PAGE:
|Vol. 14 No. 9 September 2012||
Therefore, since we have been declared righteous by faith, we have peace with God through our Lord Jesus Christ. We have also obtained access through Him by faith into this grace in which we stand, and we rejoice in the hope of the glory of God. And not only that, but we also rejoice in our afflictions, because we know that affliction produces endurance, endurance produces proven character, and proven character produces hope. This hope will not disappoint us, because God’s love has been poured out in our hearts through the Holy Spirit who was given to us. (Romans 5:1-5)
Have you ever prayed for pain? I doubt that any of us have, and yet over and over, we are told about it and called to understand that there are great benefits to it. For instance, most of us have heard the saying “No pain, no gain.” It is true in spiritual circles as well.
Consider Paul’s words in Romans. Notice that Paul says the pathway to hope, that confident, forward-looking expectation of eternal salvation, is laid by trial and tribulation. To put it another way, you cannot find hope until you have seen it through the eyes of pain and suffering.
This is often why those who are hurting or suffering can have a clearer picture of spiritual matters. That is why the near-death experience can so radically change a person’s worldview. It is the “how” behind the change we see from time to time in people who go from purposeless and meaningless existences to full and meaningful lives that embrace the everyday in every way. They have lived, loved, been hurt, lost loved ones, and their eyes have been opened.
So, again, let me ask, “Do you ever pray for pain?” You may not realize it, but you do. When asking for God’s wisdom, patience, correction or guidance, then you ask for pain, since it is one of the tools in the toolbox of God to open your eyes, get you back on track, and make your life meaningful and hopeful. You may not pray for it directly, but embrace it when it comes because of the hope that it can bring.
Mark N. Posey
Recently, I heard a preacher say, “We are in battle, but we’re not sure why. We are trying to be holy, but many of us don’t really know what it means to be holy. We are trying to be holy, but many of us don’t know how to be holy.” He’s right! The word “holy” simply means, “set apart for God’s use.” Do you want to be holy? Do you want to be “set apart” for His use? Paul said, “be ye transformed by the renewing of your mind” (Romans 12:2). Transformation – the process of becoming holy – begins in your mind. Peter also spoke of this theme in 1 Peter 1:13, “Therefore gird up the loins of your mind, be sober, and rest your hope fully upon the grace that is to be brought to you at the revelation of Jesus Christ.” He challenged us to live holy lives, and he showed us the process of holy living begins with the way we think – holiness begins in the mind. Once we win that battle, we will begin to see changes in the way we live. We will examine three elements of holiness.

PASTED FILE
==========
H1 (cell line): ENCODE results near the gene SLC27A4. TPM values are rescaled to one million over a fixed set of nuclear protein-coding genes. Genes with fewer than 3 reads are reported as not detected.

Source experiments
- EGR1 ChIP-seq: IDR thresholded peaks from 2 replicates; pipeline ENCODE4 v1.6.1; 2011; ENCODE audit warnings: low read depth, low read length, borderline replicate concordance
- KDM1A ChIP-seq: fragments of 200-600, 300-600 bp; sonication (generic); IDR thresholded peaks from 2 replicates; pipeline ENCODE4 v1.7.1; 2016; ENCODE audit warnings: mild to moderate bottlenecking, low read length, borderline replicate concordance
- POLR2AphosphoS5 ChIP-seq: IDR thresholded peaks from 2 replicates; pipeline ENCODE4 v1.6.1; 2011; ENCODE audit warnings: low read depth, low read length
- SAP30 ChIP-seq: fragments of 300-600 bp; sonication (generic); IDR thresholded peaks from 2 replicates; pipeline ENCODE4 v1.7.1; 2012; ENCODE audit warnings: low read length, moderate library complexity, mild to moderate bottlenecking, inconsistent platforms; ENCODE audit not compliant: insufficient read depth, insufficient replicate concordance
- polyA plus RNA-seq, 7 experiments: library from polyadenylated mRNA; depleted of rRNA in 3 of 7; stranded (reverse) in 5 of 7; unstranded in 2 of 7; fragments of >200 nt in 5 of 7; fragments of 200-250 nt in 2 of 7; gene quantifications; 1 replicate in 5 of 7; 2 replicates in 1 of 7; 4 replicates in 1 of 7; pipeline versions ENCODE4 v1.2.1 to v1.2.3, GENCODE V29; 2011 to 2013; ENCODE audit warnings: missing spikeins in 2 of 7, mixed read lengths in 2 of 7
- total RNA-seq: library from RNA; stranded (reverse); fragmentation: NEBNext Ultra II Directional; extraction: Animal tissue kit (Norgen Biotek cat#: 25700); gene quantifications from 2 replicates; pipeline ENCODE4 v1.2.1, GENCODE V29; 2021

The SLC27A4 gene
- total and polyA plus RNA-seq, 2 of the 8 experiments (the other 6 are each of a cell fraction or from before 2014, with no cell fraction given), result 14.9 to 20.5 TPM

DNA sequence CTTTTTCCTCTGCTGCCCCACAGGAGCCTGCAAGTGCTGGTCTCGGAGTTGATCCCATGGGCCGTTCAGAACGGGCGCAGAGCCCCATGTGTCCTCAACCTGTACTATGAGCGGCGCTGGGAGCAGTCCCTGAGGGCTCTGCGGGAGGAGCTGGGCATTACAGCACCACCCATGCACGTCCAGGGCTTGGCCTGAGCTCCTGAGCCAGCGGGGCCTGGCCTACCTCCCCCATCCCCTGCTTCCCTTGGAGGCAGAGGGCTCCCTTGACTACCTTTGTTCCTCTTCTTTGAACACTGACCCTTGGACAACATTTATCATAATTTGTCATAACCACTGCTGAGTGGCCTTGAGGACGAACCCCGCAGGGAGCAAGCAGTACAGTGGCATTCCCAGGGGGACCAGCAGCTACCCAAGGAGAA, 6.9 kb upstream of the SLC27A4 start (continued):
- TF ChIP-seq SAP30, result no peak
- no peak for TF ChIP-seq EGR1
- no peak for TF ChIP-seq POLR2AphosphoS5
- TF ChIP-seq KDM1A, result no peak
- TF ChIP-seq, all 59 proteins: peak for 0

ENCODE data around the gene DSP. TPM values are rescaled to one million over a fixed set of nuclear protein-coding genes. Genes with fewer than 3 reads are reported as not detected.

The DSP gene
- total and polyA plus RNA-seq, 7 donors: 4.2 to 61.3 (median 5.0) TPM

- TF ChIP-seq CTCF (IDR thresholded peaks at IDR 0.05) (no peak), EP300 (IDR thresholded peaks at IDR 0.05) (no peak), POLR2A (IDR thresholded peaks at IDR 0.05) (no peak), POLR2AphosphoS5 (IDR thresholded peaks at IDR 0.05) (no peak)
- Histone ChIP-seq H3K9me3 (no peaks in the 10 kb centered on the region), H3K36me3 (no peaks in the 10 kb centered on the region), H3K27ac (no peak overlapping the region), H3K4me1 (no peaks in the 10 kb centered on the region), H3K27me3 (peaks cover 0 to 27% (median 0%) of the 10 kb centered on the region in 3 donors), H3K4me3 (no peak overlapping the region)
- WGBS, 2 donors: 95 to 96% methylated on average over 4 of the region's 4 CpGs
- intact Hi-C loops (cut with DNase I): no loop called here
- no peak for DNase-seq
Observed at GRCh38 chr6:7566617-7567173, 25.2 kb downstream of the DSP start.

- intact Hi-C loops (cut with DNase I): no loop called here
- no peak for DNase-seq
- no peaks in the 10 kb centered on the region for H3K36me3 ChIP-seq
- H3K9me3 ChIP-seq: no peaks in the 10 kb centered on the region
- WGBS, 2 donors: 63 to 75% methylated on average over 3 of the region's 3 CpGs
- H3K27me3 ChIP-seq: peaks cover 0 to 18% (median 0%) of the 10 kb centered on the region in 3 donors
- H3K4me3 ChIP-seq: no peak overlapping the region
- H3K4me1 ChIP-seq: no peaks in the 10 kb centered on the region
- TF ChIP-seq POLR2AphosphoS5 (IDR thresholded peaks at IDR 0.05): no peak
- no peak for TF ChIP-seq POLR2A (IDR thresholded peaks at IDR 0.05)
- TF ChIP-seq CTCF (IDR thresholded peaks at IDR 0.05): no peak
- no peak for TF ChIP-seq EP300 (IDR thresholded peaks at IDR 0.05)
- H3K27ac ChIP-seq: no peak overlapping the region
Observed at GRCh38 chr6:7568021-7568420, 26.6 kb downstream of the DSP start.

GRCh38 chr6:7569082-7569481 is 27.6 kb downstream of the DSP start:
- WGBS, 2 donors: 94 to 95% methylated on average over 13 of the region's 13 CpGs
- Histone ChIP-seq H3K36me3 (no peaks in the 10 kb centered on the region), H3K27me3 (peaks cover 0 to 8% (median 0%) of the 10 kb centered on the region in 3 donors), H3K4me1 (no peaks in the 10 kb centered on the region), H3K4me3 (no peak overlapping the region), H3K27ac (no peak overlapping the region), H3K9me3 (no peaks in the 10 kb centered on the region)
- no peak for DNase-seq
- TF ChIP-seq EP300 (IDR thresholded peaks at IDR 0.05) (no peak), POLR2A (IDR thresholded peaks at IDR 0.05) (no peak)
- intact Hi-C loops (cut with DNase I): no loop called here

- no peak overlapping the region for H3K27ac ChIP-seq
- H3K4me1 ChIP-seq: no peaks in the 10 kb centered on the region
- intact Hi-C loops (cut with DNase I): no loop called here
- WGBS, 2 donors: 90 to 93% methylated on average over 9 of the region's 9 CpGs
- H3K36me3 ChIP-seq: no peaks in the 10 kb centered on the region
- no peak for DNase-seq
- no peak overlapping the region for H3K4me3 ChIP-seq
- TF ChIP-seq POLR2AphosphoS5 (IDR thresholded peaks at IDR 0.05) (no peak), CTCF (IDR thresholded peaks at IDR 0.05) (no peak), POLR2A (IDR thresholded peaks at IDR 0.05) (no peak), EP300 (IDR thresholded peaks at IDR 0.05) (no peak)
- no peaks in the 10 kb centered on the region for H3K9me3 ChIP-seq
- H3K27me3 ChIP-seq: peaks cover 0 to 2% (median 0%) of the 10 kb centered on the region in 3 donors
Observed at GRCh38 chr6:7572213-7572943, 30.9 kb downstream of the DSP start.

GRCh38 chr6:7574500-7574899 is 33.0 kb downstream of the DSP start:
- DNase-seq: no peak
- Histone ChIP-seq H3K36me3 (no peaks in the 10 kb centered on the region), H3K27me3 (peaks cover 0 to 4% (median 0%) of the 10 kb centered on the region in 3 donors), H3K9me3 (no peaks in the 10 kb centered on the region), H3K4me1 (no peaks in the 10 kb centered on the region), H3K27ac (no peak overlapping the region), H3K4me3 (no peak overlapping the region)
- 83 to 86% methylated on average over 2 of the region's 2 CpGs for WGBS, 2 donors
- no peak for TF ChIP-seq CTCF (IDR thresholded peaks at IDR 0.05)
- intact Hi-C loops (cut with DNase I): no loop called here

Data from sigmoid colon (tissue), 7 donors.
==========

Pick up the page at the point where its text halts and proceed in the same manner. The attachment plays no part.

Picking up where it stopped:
Preparation “Therefore gird up the loins of your mind…” Girding the loins of your mind means preparing yourself for strenuous mental activity (i.e., your mind has become a battlefield; get ready to fight). Every day, we encounter thousands of events and images that attempt to influence the way we think. If we are not careful and cautious, we will find ourselves being influenced by the world, instead of by the Word. Holiness begins in the mind. For this reason, it is essential that our minds be prepared for action.
Separation “…be sober…” The word “sober” means, “clear-minded.” Peter was saying that if one is going to live a holy life, he has to keep his head on straight. We must detach ourselves from our emotions so that they do not have the power to control us – just as we detach ourselves from our possessions and the things of this world.
Concentration “…rest your hope fully upon the grace that is to be brought to you at the revelation of Jesus Christ.” The word translated “grace” is charis. It means, “kindness shown to someone that is undeserving.” It describes the kindness God shows to us. God shows kindness to us not because we are good, but because He is good. Our hope is in His goodness, not in our own. We cannot learn to live holy lives until we learn to take our eyes off of ourselves and concentrate on God. He should be the center of our attention.
For Christians, the problem is not so much a matter of wanting to be holy as it is winning the battle to be holy. How are you doing? Are you committed to being more holy today?